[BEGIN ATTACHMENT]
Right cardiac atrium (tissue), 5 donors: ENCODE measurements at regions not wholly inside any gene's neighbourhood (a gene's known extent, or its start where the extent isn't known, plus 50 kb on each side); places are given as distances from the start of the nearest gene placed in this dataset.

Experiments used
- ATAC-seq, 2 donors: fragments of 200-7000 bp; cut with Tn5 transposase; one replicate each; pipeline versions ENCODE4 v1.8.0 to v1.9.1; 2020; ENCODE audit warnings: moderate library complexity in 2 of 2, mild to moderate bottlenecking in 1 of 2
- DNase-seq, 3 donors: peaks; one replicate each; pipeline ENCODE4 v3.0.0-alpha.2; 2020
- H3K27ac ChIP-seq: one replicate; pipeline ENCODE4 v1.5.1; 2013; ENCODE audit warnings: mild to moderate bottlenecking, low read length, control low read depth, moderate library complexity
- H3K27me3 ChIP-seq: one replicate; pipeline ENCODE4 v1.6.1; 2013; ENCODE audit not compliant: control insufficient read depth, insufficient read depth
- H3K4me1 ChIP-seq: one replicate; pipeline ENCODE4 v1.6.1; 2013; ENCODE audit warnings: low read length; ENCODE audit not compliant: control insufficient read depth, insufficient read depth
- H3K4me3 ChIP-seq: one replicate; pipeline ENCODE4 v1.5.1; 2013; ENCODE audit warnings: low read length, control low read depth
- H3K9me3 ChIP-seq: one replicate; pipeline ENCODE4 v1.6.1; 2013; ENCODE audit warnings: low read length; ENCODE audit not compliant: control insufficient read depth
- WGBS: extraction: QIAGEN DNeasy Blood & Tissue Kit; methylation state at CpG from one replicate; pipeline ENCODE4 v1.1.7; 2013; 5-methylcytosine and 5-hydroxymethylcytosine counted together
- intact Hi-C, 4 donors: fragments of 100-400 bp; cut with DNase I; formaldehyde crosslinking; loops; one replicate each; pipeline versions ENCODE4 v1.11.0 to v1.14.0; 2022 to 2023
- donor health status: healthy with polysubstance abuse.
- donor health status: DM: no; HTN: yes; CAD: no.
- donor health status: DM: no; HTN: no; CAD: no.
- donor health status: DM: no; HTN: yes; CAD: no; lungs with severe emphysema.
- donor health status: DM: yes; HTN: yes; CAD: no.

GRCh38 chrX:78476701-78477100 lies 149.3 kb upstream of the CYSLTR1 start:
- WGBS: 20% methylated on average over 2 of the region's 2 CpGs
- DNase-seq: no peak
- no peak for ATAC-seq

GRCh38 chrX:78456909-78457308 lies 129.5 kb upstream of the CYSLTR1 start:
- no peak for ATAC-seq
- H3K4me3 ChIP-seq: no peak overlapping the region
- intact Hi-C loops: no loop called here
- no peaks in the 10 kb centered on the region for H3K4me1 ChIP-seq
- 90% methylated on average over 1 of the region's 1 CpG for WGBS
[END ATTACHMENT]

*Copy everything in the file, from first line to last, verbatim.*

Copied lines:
Right cardiac atrium (tissue), 5 donors: ENCODE measurements at regions not wholly inside any gene's neighbourhood (a gene's known extent, or its start where the extent isn't known, plus 50 kb on each side); places are given as distances from the start of the nearest gene placed in this dataset.

Experiments used
- ATAC-seq, 2 donors: fragments of 200-7000 bp; cut with Tn5 transposase; one replicate each; pipeline versions ENCODE4 v1.8.0 to v1.9.1; 2020; ENCODE audit warnings: moderate library complexity in 2 of 2, mild to moderate bottlenecking in 1 of 2
- DNase-seq, 3 donors: peaks; one replicate each; pipeline ENCODE4 v3.0.0-alpha.2; 2020
- H3K27ac ChIP-seq: one replicate; pipeline ENCODE4 v1.5.1; 2013; ENCODE audit warnings: mild to moderate bottlenecking, low read length, control low read depth, moderate library complexity
- H3K27me3 ChIP-seq: one replicate; pipeline ENCODE4 v1.6.1; 2013; ENCODE audit not compliant: control insufficient read depth, insufficient read depth
- H3K4me1 ChIP-seq: one replicate; pipeline ENCODE4 v1.6.1; 2013; ENCODE audit warnings: low read length; ENCODE audit not compliant: control insufficient read depth, insufficient read depth
- H3K4me3 ChIP-seq: one replicate; pipeline ENCODE4 v1.5.1; 2013; ENCODE audit warnings: low read length, control low read depth
- H3K9me3 ChIP-seq: one replicate; pipeline ENCODE4 v1.6.1; 2013; ENCODE audit warnings: low read length; ENCODE audit not compliant: control insufficient read depth
- WGBS: extraction: QIAGEN DNeasy Blood & Tissue Kit; methylation state at CpG from one replicate; pipeline ENCODE4 v1.1.7; 2013; 5-methylcytosine and 5-hydroxymethylcytosine counted together
- intact Hi-C, 4 donors: fragments of 100-400 bp; cut with DNase I; formaldehyde crosslinking; loops; one replicate each; pipeline versions ENCODE4 v1.11.0 to v1.14.0; 2022 to 2023
- donor health status: healthy with polysubstance abuse.
- donor health status: DM: no; HTN: yes; CAD: no.
- donor health status: DM: no; HTN: no; CAD: no.
- donor health status: DM: no; HTN: yes; CAD: no; lungs with severe emphysema.
- donor health status: DM: yes; HTN: yes; CAD: no.

GRCh38 chrX:78476701-78477100 lies 149.3 kb upstream of the CYSLTR1 start:
- WGBS: 20% methylated on average over 2 of the region's 2 CpGs
- DNase-seq: no peak
- no peak for ATAC-seq

GRCh38 chrX:78456909-78457308 lies 129.5 kb upstream of the CYSLTR1 start:
- no peak for ATAC-seq
- H3K4me3 ChIP-seq: no peak overlapping the region
- intact Hi-C loops: no loop called here
- no peaks in the 10 kb centered on the region for H3K4me1 ChIP-seq
- 90% methylated on average over 1 of the region's 1 CpG for WGBS